How to Insure a Salvage Title Vehicle in New York

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You are in the market for a new car, and by “new car” I mean new to you, not straight-from-the-assembly-line new. In fact, what you really hope to find is a half-way decent used vehicle to run chores in, something that you don’t mind if it has a few dents or dings since you intend to treat it a bit roughly anyway. Your biggest concern is price. This is a car that you really, really don’t want to spend much cash on.

Someone suggests that you look into purchasing a salvage title vehicle and your curiosity is piqued. Never considered that before, had you? Be forewarned, though. Buying a salvage title vehicle is fraught with potential problems and one of the biggest is insurance. Finding an insurer willing to cover a salvage title vehicle can be tough, even in New York State.

What is a salvage title vehicle?

In New York State, the DMV requires that a vehicle be marked or branded as a salvage if: the vehicle is eight model years or newer, and; the owner has indicated that the vehicle was destroyed or received damage in the amount of 75% or more of its value at the time the damage occurred. This typically happens when a car has been in an accident and deemed (at least for insurance purposes) a total loss. But a car doesn’t have to be in an accident to receive a salvage brand. The damage may be caused by something else, such as hail or a flood.

And if a car is stolen, paid off and later recovered, the insurance company can sell it as a salvage. 

The salvage brand

Follow me closely because this may get a little complicated. Technically speaking, there is no such thing as a salvage title in New York. Instead, the title is branded as a salvage.

The difference is important if you want to insure your salvaged vehicle. As long as your vehicle is branded as a salvage, you cannot legally operate it on a New York road, nor can you have it insured for operation. To make your vehicle legal to operate you must have it inspected by the DMV.  If it is determined to be in safe order, the DMV will issue you a new title with the term “REBUILT SALVAGE: NY”. Once this is done, you can register the vehicle and begin your search for insurance.

Insuring your “REBUILT SALVAGE: NY” car.

As I mentioned above, insuring a salvage title vehicle can be difficult. The reason is that insurance companies are uncomfortable providing comprehensive or collision coverage for a car that has already suffered major damage. If you get into an accident and file a claim, how can your insurer be certain that they would not be paying out for damage that resulted from the original accident, the one that caused it to be a branded a salvage in the first place? The answer is: they can’t. That is why you may have a hard time finding an insurance company willing to write a comprehensive or collision policy on your salvage vehicle. And if they will write one, it will likely come with a very high premium, a very low payout, or both.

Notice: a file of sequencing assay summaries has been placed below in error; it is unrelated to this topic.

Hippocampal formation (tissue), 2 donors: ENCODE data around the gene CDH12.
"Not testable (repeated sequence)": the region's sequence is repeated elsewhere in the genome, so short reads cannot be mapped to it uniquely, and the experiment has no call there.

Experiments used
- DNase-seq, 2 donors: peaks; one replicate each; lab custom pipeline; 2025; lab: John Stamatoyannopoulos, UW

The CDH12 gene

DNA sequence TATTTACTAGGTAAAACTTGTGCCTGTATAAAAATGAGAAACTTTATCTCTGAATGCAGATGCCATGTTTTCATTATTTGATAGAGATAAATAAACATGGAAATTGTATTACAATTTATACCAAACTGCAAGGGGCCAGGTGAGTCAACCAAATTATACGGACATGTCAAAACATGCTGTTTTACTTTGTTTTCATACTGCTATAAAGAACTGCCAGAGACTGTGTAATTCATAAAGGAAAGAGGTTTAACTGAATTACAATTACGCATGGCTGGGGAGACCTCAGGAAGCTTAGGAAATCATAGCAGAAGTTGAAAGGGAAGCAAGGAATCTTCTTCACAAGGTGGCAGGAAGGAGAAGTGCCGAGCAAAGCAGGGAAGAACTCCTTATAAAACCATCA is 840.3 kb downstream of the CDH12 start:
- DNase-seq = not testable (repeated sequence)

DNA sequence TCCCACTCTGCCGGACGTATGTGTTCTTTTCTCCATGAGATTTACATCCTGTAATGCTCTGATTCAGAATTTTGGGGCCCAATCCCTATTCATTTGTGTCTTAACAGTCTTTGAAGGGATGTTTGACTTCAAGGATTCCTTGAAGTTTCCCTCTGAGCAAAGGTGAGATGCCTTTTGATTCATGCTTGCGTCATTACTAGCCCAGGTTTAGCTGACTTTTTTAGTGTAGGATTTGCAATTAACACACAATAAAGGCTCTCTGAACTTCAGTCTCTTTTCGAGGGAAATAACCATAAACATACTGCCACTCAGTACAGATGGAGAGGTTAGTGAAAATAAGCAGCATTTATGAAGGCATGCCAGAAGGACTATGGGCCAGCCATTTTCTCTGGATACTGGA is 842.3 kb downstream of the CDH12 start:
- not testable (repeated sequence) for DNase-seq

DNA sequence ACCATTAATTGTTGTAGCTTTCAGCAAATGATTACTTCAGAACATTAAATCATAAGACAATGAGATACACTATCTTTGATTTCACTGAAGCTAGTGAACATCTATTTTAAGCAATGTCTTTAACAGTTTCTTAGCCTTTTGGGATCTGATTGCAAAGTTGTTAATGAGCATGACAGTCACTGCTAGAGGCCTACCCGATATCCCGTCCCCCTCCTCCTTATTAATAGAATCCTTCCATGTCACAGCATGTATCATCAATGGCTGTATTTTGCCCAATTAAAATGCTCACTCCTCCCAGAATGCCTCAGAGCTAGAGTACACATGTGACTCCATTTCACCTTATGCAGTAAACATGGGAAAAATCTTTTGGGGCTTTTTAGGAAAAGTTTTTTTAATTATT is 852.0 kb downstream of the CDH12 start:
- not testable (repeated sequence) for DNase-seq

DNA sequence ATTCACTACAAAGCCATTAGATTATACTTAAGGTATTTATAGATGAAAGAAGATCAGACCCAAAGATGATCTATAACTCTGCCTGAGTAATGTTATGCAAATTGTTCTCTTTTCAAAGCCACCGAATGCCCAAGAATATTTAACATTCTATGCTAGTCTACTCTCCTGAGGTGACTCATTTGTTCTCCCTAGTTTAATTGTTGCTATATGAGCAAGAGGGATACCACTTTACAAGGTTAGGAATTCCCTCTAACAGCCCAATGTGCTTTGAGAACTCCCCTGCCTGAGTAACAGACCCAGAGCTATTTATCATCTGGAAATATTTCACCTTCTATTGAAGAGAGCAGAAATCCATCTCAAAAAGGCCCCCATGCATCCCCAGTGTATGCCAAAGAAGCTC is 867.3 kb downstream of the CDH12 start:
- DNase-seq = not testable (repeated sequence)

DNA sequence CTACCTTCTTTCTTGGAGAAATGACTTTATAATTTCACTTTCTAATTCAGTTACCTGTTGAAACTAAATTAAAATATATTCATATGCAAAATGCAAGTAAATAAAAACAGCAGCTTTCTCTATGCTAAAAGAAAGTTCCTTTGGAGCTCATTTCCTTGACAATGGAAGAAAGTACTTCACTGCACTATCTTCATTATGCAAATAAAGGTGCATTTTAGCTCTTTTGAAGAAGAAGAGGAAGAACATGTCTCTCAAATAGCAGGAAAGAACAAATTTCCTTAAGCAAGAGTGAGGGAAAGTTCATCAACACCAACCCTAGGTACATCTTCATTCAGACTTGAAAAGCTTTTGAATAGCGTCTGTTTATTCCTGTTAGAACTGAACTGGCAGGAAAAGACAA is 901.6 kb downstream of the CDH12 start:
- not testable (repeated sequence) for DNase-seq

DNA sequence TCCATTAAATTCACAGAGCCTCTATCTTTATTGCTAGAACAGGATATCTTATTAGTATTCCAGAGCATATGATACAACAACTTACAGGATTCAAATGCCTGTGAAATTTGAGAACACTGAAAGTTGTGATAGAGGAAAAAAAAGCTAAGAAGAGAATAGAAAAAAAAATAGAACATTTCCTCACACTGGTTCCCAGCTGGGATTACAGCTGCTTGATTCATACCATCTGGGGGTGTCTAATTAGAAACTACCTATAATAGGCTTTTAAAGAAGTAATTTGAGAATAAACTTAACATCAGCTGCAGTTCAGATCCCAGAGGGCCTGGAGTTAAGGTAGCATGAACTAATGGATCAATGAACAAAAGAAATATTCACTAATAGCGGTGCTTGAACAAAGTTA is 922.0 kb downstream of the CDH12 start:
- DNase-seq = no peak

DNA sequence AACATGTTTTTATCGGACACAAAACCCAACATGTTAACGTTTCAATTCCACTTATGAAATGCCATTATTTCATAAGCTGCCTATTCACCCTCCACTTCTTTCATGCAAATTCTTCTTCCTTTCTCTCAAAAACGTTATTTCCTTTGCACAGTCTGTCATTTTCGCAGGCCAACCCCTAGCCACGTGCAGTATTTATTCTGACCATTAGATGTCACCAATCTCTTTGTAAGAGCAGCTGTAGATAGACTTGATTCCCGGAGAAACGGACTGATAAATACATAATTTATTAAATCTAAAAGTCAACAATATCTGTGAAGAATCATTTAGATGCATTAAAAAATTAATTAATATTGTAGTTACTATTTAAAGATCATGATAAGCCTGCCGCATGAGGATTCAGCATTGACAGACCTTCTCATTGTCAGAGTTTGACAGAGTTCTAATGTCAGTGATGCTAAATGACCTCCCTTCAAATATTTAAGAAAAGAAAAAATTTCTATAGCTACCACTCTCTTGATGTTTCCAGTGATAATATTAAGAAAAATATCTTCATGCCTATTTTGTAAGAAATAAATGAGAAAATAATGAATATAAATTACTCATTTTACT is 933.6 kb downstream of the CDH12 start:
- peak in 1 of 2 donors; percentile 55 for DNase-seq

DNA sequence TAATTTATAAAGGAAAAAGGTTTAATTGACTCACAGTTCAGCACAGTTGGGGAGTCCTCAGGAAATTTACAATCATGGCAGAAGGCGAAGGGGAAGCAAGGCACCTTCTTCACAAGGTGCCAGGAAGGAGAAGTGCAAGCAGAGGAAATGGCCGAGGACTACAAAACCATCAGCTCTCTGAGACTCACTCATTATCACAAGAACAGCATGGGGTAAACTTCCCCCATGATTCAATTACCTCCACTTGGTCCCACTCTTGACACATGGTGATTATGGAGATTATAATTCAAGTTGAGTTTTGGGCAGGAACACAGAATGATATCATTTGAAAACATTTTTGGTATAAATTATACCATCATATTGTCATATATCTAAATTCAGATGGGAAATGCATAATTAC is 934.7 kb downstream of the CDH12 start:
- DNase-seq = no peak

You should have few problems, however, finding an insurer who will write you a liability policy. For many people, that is enough to make a salvage title car worth purchasing. If that describes you, then proceed as you would if you were looking to find an insurer for a “normal title” vehicle. 

A few tips.

  • Inspect, inspect, inspect.

Alright, maybe just one “inspect” is enough. If you decide to buy a salvaged vehicle, be very sure that you know what you are getting. If you are not an expert mechanic, have one take a close look at the vehicle for a clear understanding of the damage that is there and what it will cost to put it right.

  • Shop around.

For insurance, I mean. It’s always good to get plenty of quotes, even under normal circumstances.  But this is especially important if you are insuring a salvage title vehicle.

You will be surprised by the wide range of price quotes and coverage options presented. And remember, the more quotes you get, the more likely it is that you will find a bargain.

  • Inspect, inspect, inspect.

I said that one already, didn’t I? I’m saying it again because a second inspection by an expert mechanic, this one following repairs, may save you money on your insurance. As I said, if an insurer will write you a comprehensive or collision policy, it’s likely going to be expensive. You might be able to lower your premiums, however, if you can present the company with a clean bill of health from a certified mechanic. Just remember to check with your insurer first to see if a second inspection will make a difference.